A shuttle van was waiting outside and, once it was filled up, we were transported to one of the city-center stops. The return shuttle operated on a schedule, departing from the same stops.



Overall, we had an amazing first trip to Russia. I had created our itinerary in advance, planning what we would do each day (with some flexibility). Our “guides” were the ebooks I had purchased and downloaded to my phone: “Rick Steves Snapshot — St. Petersburg, Helsinki & Tallinn” and “Lonely Planet — St Petersburg” (PDF edition). We also used apps from Google Maps, TripAdvisor and Google Translate.

Our visit included stops at the State Hermitage Museum, the Peter and Paul Fortress, Orthodox churches, the Museum of Soviet Arcade Machines and the Fabergé Museum, plus an ice hockey game, with lots (and lots) of walking (and eating) each day.

We either walked or took the cheap and simple-to-use Metro everywhere. Unfortunately, the Metro network isn’t so comprehensive, and walking distances can be extremely long between sites and stops, so some visitors may prefer taking taxis.

I didn’t buy any tickets to sites or museums in advance, other than the ice hockey tickets that I bought online when I realized the game was almost sold out. 

Many museums had self-service kiosks that allowed us to choose a button marked “English,” making it easy for us to buy admission tickets with a credit card. (We had notified our bank that we’d be traveling in Russia. All of our transactions were processed successfully.)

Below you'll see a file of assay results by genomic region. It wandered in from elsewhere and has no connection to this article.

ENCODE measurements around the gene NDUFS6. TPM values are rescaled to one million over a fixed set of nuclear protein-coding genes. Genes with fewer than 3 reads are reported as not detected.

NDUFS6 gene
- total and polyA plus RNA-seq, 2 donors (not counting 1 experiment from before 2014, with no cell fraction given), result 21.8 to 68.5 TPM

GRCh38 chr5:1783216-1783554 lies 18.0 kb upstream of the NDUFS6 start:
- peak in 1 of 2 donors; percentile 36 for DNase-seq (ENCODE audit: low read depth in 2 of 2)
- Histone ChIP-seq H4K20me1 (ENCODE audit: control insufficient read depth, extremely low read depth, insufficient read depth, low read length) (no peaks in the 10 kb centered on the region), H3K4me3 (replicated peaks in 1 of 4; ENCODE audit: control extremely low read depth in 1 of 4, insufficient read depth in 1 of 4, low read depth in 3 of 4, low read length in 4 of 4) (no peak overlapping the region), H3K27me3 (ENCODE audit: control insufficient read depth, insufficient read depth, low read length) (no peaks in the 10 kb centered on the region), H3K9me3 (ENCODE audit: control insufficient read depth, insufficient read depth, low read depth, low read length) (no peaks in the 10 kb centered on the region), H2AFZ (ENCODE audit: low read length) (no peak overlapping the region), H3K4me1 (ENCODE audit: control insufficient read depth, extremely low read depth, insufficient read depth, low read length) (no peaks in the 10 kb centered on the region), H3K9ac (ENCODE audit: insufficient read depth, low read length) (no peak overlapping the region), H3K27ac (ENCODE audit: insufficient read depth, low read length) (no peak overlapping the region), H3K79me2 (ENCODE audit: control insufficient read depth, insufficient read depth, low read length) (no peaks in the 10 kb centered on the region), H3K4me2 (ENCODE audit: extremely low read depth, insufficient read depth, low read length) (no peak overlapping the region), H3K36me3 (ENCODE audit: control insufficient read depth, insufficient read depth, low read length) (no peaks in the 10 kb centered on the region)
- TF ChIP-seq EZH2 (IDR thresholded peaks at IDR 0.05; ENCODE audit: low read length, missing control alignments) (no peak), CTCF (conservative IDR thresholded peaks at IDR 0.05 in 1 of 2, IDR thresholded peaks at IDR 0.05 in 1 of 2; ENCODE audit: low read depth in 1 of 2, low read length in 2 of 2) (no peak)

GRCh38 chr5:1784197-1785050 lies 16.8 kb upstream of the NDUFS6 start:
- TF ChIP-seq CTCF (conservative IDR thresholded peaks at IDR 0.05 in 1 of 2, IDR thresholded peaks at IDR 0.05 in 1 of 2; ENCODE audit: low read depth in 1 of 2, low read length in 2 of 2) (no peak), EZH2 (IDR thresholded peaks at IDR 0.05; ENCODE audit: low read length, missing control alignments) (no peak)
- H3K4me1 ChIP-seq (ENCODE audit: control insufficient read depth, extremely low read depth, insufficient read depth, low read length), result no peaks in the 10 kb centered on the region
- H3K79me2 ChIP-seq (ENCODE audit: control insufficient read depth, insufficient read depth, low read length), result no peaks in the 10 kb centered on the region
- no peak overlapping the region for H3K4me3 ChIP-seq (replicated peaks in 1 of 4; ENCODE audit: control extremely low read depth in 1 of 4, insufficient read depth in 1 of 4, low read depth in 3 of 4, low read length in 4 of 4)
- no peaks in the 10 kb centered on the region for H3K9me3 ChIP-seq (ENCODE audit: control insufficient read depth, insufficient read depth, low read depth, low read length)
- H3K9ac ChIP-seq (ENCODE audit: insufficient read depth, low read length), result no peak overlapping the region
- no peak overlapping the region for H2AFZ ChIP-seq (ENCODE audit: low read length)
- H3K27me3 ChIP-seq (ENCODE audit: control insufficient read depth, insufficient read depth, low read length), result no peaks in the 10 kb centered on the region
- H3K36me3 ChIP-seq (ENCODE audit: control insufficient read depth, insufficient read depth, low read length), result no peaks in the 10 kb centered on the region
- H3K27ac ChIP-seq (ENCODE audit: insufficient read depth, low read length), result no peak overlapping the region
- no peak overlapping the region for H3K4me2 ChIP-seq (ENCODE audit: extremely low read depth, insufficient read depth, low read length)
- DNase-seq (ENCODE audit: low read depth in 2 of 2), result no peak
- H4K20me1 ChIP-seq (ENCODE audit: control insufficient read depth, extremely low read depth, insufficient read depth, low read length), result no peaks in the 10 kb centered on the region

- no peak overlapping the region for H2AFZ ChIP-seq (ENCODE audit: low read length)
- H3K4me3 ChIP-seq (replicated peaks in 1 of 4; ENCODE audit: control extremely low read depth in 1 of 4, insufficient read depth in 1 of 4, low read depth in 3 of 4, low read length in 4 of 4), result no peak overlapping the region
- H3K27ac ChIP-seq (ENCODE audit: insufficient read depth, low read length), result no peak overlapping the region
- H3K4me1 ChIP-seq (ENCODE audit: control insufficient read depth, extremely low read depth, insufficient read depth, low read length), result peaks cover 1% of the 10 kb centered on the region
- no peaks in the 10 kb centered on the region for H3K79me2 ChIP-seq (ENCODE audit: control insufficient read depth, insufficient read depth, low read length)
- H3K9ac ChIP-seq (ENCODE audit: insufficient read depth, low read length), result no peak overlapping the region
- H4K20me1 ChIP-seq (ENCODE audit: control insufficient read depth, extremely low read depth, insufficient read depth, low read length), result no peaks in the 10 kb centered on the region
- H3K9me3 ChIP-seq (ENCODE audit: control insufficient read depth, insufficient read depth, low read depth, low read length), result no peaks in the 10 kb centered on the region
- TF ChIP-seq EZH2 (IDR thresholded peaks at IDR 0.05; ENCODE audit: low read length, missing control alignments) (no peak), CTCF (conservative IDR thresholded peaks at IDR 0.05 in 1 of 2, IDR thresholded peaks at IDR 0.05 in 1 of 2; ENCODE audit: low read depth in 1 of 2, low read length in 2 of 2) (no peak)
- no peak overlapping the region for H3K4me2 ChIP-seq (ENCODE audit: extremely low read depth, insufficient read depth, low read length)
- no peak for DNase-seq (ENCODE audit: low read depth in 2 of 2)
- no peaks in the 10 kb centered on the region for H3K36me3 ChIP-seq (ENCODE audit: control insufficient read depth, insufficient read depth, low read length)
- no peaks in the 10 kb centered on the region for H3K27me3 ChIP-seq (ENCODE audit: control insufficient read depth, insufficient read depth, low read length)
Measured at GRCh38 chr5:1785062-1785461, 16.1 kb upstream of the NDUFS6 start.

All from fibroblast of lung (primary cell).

I understand the Hermitage can be extremely busy during the summer, but during our late-September visit it wasn’t crowded at all, and neither the city nor the ferry were overflowing with tourists at that time of year. 

In the end, we had almost three full days to explore the sites of this magnificent city.

I do have one warning. We were told that the 72-hour visa-free rule for visiting St. Petersburg is a bit of a loophole, one that could be closed at any time, so there is a risk that something could change between the time you book the ferry and when you take your trip. 

SCOTT PETOFF

Dublin, IRELAND

*According to the US Embassy in Moscow, as long as they are on a guided tour, passengers on any international cruise can get the 72-hour visa exception at any Russian port.